If that’s the case, does SOC2 cover HIPAA? Is SOC2 HIPAA compliant?

No. HIPAA compliance and SOC 2 certification are not the same, and SOC2 cannot be used as a substitute.

While both rules help organizations put in place policies and procedures to achieve security goals and mitigate risks, HIPAA is a more holistic framework for protecting PHI and consists of additional requirements than SOC2. However, a proactive approach can ensure that you meet the requirements for both regulations. That means a robust security program to safeguard customer information at all times will enable you to help achieve successful compliance audits for both.

Why a Combined Audit? What does It Mean for You?

For MSPs, SaaS providers, and cloud hosting providers serving the healthcare industry, HIPAA and SOC2 compliance is important.

Numerous third-party service providers today provide combined HIPAA and SOC2 audits that encompass the requirements of each framework specific to the organization. And since both regulations have overlap in reports, they can handle the process together. Once the audit is finished, you will get two separate reports addressing HIPAA and SOC2 compliance.

By doing so, you can avoid the redundancy of repeating answers for separate audits and save more time to capitalize on other areas. A combined audit also means that organizations can reduce expenses while having an efficient process for compliance.

Combined HIPAA and SOC2 audit often consist of the following:

  • SOC2 HIPAA readiness assessment to define the scope of reporting and determine gaps in the structure.
  • SOC2 HIPAA remediation services to enhance controls and processes once gaps are identified.
  • SOC2 HIPAA type 1 audit to give an overview of an organization’s systems at a specific time.
  • SOC2 HIPAA type 2 audit to provide a detailed understanding of policies, processes, and documentation fulfilling HIPAA and SOC2 compliance.

Common FAQs

Here are few common questions out there regarding HIPAA compliance and SOC2 certification:

What are the factors to consider for HIPAA and SOC2 compliance?

The first thing you need to focus on is the scope of assessment which essentially means what it means for you as an organization and what controls you need. Further, you have to take other factors into accounts, such as the third parties you associate with, your applications and technology platforms, and physical locations.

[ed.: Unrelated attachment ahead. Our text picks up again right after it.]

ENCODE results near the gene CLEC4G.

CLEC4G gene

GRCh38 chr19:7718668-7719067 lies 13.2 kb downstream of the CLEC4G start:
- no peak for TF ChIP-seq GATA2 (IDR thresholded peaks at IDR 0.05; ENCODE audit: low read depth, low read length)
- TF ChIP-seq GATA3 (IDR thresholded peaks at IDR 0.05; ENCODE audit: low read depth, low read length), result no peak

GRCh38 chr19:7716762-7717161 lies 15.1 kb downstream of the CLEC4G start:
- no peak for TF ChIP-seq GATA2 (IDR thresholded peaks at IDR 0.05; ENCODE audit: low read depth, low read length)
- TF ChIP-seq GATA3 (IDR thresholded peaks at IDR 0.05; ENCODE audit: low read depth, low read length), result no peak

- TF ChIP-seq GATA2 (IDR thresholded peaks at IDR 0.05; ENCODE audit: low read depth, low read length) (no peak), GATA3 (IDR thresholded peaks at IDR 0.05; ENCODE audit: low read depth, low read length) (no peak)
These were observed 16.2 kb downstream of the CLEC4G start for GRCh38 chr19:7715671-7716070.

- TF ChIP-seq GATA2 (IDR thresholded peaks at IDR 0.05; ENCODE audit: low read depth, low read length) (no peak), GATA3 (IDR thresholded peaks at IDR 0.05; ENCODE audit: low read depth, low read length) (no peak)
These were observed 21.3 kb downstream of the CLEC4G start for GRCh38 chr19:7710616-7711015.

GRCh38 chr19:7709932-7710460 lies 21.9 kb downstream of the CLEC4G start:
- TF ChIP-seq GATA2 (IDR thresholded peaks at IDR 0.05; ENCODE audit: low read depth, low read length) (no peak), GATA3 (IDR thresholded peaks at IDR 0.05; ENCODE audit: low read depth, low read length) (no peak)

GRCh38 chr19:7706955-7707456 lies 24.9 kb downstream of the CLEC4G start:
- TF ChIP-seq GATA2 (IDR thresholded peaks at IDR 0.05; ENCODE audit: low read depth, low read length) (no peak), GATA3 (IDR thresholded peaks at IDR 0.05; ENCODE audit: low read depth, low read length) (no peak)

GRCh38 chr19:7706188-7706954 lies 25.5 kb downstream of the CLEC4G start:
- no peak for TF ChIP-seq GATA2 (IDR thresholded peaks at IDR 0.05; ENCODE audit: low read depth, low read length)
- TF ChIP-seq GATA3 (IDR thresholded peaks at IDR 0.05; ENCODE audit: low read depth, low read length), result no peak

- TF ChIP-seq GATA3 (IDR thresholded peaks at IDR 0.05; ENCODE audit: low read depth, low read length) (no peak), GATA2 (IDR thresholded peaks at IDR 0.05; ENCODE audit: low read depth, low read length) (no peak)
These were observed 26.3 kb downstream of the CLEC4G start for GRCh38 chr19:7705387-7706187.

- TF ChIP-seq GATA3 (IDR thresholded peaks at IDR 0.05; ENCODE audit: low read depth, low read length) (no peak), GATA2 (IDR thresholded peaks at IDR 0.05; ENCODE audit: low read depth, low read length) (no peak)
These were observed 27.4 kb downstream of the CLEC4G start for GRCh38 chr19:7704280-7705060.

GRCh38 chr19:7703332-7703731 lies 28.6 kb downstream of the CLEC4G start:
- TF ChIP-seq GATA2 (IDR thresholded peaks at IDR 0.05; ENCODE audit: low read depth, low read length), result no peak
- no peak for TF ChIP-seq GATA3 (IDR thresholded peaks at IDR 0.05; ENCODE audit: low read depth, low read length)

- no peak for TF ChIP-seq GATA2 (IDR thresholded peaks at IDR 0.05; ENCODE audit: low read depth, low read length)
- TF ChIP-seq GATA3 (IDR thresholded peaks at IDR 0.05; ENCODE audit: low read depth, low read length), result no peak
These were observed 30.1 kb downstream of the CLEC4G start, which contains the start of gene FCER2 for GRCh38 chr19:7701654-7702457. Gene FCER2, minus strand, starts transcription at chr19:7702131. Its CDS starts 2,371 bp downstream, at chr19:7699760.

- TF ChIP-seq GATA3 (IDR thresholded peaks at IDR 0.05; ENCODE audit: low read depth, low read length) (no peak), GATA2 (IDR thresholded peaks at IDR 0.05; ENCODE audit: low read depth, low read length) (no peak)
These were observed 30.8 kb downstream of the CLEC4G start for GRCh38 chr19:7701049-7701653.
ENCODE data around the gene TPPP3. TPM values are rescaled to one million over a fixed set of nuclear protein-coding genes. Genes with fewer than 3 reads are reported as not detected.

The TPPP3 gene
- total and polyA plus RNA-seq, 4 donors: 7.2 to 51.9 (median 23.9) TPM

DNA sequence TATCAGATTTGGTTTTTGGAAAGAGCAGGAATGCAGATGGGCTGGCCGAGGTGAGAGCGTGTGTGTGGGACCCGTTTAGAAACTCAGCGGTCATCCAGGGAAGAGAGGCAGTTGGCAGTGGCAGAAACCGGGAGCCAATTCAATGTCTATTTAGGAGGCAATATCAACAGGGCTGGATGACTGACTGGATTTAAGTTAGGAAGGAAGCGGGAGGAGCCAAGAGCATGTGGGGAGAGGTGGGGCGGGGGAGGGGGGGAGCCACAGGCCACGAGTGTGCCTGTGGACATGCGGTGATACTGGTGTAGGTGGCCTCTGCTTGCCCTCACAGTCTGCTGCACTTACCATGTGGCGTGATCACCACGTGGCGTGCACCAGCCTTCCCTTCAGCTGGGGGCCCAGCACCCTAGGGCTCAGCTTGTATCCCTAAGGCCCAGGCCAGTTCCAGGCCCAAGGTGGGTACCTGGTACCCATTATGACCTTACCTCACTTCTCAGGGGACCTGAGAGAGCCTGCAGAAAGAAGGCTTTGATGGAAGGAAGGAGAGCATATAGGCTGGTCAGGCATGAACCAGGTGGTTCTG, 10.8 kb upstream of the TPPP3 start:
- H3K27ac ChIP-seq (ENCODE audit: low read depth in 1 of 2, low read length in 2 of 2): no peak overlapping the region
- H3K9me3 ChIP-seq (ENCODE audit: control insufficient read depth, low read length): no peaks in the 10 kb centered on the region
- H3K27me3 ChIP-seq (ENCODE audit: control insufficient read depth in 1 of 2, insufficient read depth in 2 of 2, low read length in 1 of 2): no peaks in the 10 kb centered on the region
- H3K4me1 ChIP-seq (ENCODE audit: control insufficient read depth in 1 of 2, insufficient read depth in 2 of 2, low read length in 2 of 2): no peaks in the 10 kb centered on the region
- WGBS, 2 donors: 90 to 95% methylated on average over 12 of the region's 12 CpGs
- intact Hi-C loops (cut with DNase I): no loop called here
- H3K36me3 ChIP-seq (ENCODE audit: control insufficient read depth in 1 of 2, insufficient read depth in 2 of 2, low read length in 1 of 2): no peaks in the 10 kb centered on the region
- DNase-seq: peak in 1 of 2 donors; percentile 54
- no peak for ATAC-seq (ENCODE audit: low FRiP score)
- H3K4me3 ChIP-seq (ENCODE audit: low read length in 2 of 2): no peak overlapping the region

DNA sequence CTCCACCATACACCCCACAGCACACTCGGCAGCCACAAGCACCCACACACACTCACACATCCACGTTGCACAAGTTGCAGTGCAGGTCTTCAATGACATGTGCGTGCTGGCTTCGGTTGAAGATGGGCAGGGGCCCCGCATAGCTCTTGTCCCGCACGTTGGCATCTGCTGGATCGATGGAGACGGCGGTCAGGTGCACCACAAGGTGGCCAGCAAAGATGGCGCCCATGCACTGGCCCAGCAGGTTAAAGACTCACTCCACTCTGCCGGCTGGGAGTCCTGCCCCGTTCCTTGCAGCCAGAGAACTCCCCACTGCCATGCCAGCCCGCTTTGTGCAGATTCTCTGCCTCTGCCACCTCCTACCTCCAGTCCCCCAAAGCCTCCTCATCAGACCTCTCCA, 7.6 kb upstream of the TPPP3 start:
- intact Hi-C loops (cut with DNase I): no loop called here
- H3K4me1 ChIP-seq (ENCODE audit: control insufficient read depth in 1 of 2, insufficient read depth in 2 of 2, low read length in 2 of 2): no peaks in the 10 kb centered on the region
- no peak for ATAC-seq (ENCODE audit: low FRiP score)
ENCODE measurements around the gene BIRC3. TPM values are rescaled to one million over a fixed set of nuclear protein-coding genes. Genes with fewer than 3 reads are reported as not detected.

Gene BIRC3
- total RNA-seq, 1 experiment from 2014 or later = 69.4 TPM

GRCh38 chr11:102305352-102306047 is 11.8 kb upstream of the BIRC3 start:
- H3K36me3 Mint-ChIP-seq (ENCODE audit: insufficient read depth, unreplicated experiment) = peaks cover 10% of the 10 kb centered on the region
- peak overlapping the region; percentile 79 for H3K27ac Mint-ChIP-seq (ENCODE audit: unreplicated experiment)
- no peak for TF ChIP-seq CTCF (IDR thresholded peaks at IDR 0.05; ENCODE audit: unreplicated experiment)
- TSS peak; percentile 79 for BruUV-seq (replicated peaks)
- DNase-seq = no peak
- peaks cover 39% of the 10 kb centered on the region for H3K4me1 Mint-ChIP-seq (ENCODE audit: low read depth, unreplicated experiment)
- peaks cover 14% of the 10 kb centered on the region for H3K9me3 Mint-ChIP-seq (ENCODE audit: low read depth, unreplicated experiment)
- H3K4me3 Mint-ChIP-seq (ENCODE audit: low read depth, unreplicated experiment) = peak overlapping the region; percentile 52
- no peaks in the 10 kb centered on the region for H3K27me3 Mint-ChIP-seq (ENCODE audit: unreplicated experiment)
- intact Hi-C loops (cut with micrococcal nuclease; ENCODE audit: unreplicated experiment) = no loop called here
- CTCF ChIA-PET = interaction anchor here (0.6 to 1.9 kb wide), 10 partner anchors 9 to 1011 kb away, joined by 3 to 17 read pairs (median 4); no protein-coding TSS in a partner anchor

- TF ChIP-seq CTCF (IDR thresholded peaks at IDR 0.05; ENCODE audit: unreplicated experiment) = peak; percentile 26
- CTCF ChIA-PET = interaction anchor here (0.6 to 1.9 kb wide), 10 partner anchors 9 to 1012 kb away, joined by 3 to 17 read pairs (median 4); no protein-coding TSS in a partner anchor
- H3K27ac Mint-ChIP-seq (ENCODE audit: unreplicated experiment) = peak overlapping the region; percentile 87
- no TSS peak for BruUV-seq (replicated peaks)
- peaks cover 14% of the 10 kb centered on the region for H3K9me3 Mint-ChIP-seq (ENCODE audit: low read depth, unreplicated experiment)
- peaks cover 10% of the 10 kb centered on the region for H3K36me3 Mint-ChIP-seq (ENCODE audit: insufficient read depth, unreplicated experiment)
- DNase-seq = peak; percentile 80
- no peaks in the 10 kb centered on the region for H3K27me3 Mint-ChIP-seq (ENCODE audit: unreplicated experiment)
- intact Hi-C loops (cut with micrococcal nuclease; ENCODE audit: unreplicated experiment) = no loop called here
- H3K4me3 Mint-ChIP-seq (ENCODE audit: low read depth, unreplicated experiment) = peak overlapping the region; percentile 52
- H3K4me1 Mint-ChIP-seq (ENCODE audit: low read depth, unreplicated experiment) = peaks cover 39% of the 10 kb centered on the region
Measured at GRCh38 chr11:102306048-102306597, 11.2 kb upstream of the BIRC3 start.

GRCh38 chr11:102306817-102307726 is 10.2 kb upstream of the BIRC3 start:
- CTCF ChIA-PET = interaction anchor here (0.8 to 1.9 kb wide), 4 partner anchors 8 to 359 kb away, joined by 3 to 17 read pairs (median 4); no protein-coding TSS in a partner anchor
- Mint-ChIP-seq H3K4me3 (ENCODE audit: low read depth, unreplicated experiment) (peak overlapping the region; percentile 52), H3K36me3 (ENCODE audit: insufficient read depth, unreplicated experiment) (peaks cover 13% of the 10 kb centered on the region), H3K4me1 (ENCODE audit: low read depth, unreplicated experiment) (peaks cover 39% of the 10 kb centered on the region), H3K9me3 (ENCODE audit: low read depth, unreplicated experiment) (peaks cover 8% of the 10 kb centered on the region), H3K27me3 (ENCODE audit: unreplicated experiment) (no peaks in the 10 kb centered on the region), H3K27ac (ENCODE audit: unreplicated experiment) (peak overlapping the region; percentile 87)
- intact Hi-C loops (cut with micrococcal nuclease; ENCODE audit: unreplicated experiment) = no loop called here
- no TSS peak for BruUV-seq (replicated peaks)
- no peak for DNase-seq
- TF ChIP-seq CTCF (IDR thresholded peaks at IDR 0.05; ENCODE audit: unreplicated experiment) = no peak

How long is the SOC2 audit report valid?

A SOC2 report is valid for 12 months from the date the report was issued. Similar is the case for the HIPAA report.

How often does a SOC2 and HIPAA audit need to be performed?

Organizations should schedule an audit at least once a year or when any changes are made that can impact the control ecosystem. While HIPAA can be done internally or by an external organization, SOC2 certification audit should be performed by an outside auditor.

What does HIPAA certified mean? Is HIPAA certification and compliance the same?

‘HIPAA certified’ means that an individual has successfully completed a course to understand the HIPAA regulations and can apply this knowledge to achieve compliance for an organization.

This implies that HIPAA certifications and compliance are not the same. It is also important to note that no one can certify that a company is compliant. Organizations have to conduct evaluations periodically which can be performed by an internal team or an external organization.

What are some common HIPAA violations?

  • Lack of adequate controls
  • Loss/theft of devices
  • Hacking/Phishing any form of a data breach
  • Lack of comprehensive employee training
  • Inadequate BAAs
  • Disclosures of PHI (organizational level or third parties)
  • Ignorance of the minimum necessary rule
  • Failure to report breaches within the timeframe
  • Improper disposal of PHI

Security and Compliance Going Forward

HIPAA and SOC2 compliance is not a ‘check off the list’ item. Companies should have a proactive approach and continuous process to ensure user data remains secure. Here are a few long-term processes that can enhance your security and compliance efforts:

  • Ensure data security controls: Organizations should have administrative, physical, and technical safeguards in place for the control environment.
  • Continued risk management: Risk management should be made an ongoing process to review security measures in place, record security incidents, and evaluate potential risks.
  • Data breach policies: Pre-building policies to abide by in case of data breaches can help the loss of crucial time and reduce costs.
  • Real-time monitoring: Monitoring the flow of data can help detect anomalies and block exposure of patient data.
  • Encryption: Data encryption is paramount for HIPAA compliance. Ensure multi-factor authentication for data storage and transmission to avoid ePHI breaches in the event of loss/theft of devices.

BTC’s Commitment to Security Standards

At BTC, we are committed to safeguarding customer information and meeting the highest standards of security and privacy of data in the healthcare industry. We build secure healthcare applications compliant with HIPAA, SOC2, FISMA, HL7 standards, and other regulatory compliance and guidelines. To learn more, visit.